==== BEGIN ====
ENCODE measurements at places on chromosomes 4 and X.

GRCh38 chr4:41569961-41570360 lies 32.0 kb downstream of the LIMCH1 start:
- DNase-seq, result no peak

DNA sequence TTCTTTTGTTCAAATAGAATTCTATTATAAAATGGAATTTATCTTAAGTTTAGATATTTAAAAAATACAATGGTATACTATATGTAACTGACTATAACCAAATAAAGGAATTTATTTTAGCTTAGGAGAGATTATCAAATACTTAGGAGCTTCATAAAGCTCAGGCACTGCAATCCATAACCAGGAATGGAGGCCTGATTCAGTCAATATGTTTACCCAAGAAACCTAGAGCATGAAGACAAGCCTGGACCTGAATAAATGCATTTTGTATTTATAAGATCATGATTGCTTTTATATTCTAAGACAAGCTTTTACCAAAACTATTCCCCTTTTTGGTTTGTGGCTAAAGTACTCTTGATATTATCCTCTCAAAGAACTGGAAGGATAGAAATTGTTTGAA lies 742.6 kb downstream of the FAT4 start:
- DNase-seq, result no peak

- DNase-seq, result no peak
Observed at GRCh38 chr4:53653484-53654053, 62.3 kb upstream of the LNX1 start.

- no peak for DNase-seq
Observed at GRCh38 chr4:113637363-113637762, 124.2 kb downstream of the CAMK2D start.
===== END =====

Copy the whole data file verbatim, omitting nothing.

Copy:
ENCODE measurements at places on chromosomes 4 and X.

GRCh38 chr4:41569961-41570360 lies 32.0 kb downstream of the LIMCH1 start:
- DNase-seq, result no peak

DNA sequence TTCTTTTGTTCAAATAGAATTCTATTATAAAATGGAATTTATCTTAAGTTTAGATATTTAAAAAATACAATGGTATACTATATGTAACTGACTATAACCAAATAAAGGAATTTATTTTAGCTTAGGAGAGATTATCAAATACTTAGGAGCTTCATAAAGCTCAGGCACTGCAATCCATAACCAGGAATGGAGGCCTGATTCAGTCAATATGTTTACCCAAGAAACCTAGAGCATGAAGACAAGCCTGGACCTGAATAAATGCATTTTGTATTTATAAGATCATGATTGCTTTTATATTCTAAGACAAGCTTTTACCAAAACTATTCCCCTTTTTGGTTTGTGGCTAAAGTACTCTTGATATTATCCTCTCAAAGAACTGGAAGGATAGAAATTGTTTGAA lies 742.6 kb downstream of the FAT4 start:
- DNase-seq, result no peak

- DNase-seq, result no peak
Observed at GRCh38 chr4:53653484-53654053, 62.3 kb upstream of the LNX1 start.

- no peak for DNase-seq
Observed at GRCh38 chr4:113637363-113637762, 124.2 kb downstream of the CAMK2D start.